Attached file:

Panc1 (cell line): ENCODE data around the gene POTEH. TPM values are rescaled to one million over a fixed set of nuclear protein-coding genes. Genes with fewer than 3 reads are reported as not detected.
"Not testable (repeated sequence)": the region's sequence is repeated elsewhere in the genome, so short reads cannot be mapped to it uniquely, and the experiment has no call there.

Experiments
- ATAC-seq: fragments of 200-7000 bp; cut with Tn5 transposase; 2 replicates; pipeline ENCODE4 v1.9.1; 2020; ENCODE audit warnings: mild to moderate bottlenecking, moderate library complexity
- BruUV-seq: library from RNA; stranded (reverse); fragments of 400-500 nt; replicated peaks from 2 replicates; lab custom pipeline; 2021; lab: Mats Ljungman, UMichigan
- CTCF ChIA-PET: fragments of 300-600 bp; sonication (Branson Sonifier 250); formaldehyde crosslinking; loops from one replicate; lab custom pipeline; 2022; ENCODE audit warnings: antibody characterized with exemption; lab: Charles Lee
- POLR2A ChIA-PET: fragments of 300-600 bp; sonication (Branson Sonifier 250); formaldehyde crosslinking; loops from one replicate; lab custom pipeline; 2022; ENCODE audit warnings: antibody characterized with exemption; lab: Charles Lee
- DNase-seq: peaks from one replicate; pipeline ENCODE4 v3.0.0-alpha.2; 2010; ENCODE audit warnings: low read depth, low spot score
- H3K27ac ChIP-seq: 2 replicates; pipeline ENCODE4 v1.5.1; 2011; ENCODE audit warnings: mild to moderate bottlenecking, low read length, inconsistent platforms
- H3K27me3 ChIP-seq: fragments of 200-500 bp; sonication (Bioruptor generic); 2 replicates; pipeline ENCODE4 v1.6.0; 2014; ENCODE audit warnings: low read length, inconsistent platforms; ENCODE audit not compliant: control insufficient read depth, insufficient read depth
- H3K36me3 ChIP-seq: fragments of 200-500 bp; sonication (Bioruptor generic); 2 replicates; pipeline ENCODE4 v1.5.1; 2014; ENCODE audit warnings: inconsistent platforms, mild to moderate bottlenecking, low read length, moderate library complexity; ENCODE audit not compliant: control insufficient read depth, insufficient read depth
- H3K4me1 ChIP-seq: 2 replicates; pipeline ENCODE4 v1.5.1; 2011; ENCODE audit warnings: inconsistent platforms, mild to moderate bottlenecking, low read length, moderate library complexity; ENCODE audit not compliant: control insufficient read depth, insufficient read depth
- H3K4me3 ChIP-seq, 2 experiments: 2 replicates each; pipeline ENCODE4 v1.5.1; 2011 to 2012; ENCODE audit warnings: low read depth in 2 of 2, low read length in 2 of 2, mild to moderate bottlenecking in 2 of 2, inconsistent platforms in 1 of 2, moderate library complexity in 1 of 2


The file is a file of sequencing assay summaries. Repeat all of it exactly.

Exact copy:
Panc1 (cell line): ENCODE data around the gene POTEH. TPM values are rescaled to one million over a fixed set of nuclear protein-coding genes. Genes with fewer than 3 reads are reported as not detected.
"Not testable (repeated sequence)": the region's sequence is repeated elsewhere in the genome, so short reads cannot be mapped to it uniquely, and the experiment has no call there.

Experiments
- ATAC-seq: fragments of 200-7000 bp; cut with Tn5 transposase; 2 replicates; pipeline ENCODE4 v1.9.1; 2020; ENCODE audit warnings: mild to moderate bottlenecking, moderate library complexity
- BruUV-seq: library from RNA; stranded (reverse); fragments of 400-500 nt; replicated peaks from 2 replicates; lab custom pipeline; 2021; lab: Mats Ljungman, UMichigan
- CTCF ChIA-PET: fragments of 300-600 bp; sonication (Branson Sonifier 250); formaldehyde crosslinking; loops from one replicate; lab custom pipeline; 2022; ENCODE audit warnings: antibody characterized with exemption; lab: Charles Lee
- POLR2A ChIA-PET: fragments of 300-600 bp; sonication (Branson Sonifier 250); formaldehyde crosslinking; loops from one replicate; lab custom pipeline; 2022; ENCODE audit warnings: antibody characterized with exemption; lab: Charles Lee
- DNase-seq: peaks from one replicate; pipeline ENCODE4 v3.0.0-alpha.2; 2010; ENCODE audit warnings: low read depth, low spot score
- H3K27ac ChIP-seq: 2 replicates; pipeline ENCODE4 v1.5.1; 2011; ENCODE audit warnings: mild to moderate bottlenecking, low read length, inconsistent platforms
- H3K27me3 ChIP-seq: fragments of 200-500 bp; sonication (Bioruptor generic); 2 replicates; pipeline ENCODE4 v1.6.0; 2014; ENCODE audit warnings: low read length, inconsistent platforms; ENCODE audit not compliant: control insufficient read depth, insufficient read depth
- H3K36me3 ChIP-seq: fragments of 200-500 bp; sonication (Bioruptor generic); 2 replicates; pipeline ENCODE4 v1.5.1; 2014; ENCODE audit warnings: inconsistent platforms, mild to moderate bottlenecking, low read length, moderate library complexity; ENCODE audit not compliant: control insufficient read depth, insufficient read depth
- H3K4me1 ChIP-seq: 2 replicates; pipeline ENCODE4 v1.5.1; 2011; ENCODE audit warnings: inconsistent platforms, mild to moderate bottlenecking, low read length, moderate library complexity; ENCODE audit not compliant: control insufficient read depth, insufficient read depth
- H3K4me3 ChIP-seq, 2 experiments: 2 replicates each; pipeline ENCODE4 v1.5.1; 2011 to 2012; ENCODE audit warnings: low read depth in 2 of 2, low read length in 2 of 2, mild to moderate bottlenecking in 2 of 2, inconsistent platforms in 1 of 2, moderate library complexity in 1 of 2